The "alternative" route of administration of substances via the digestive tract containing substance-converting gastric juices and enzymes--stomach, pancreas, liver, gall --is avoided, so that the substance is transported "without difficulty" and unchanged to all organs and systems of the entire organism. If the aforementioned digestive routes are to be avoided, there has so far merely been the possibility of injection. This method of application is known to forbid the introduction of oily substances. The method of the present invention makes it possible to convey in particular oil-soluble substances to the organism without difficulty. For instance, vitamins, e.g., A and B, in a possibly diffuse, mainly molecular form, can be conveyed to internal organs, especially to epithelia and connective tissue, and to nervous and central-nervous systems. Foci of infection in the organism can be therapeutically treated by inhalation of the cloud of vegetable oil, e.g., peanut oil comprising the dissolved vitamins A and E as provided in accordance with the invention. Experiments have confirmed the effectiveness of the method and the apparatus of the present invention. The method of the present invention is also suitable for the production of an inhalation cloud for the treatment of the bronchi and bronchioles, for asthmatic diseases and other illnesses which are difficult to treat. The method can further be used for inhalation of substances which lead to a substantial improvement in the overall physical condition, painlessness and sleep fastness, and an enhancement of the physical and mental performance of the patient. The method has a central effect throughout the organism. The method of the present invention is also excellent in atomizing and spraying water-soluble substances in water. The blend can be sprayed for inhalation purposes, such as, for example, sea salt solutions or brines in seaside resorts and in the sauna, and to intensify the saline effect.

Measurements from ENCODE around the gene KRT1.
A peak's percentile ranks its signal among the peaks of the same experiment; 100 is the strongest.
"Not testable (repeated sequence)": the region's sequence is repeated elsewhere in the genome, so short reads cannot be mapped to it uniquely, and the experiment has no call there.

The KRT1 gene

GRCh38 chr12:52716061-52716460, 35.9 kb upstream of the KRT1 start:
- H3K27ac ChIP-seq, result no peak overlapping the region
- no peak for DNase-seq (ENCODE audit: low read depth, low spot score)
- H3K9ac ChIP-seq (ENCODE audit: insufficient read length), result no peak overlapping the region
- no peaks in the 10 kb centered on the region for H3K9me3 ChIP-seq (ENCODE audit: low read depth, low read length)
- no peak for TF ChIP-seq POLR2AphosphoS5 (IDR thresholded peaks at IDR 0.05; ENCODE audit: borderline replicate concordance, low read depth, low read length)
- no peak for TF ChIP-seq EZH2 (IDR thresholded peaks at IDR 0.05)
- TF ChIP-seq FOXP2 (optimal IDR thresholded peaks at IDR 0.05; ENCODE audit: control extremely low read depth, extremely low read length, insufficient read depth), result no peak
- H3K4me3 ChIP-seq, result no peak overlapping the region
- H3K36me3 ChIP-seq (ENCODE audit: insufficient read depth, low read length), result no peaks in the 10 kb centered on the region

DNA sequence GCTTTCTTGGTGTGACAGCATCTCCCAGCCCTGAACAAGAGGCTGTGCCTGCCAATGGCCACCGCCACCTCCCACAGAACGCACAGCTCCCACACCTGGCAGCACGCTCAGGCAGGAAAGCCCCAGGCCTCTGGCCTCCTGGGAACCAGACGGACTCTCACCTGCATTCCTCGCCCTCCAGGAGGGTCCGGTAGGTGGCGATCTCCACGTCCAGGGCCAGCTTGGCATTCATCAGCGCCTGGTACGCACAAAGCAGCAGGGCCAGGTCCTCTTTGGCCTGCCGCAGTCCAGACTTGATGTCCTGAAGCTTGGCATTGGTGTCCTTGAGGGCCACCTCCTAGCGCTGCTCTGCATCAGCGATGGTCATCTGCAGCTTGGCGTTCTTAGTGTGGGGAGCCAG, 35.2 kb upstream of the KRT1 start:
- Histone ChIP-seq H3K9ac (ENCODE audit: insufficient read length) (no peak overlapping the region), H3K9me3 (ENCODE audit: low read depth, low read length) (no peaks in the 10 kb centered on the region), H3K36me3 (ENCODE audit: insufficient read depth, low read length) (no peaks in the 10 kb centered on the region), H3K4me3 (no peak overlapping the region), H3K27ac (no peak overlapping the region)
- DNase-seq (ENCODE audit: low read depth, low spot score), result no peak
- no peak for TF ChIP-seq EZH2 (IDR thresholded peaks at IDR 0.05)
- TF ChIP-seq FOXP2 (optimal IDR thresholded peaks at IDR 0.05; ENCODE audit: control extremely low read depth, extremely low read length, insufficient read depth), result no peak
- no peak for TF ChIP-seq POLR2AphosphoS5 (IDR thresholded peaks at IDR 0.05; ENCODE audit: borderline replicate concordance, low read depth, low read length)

The invention is hereinbelow further illustrated by an example and a drawing.
FIG. 1 shows a preferred embodiment of the apparatus of the present invention.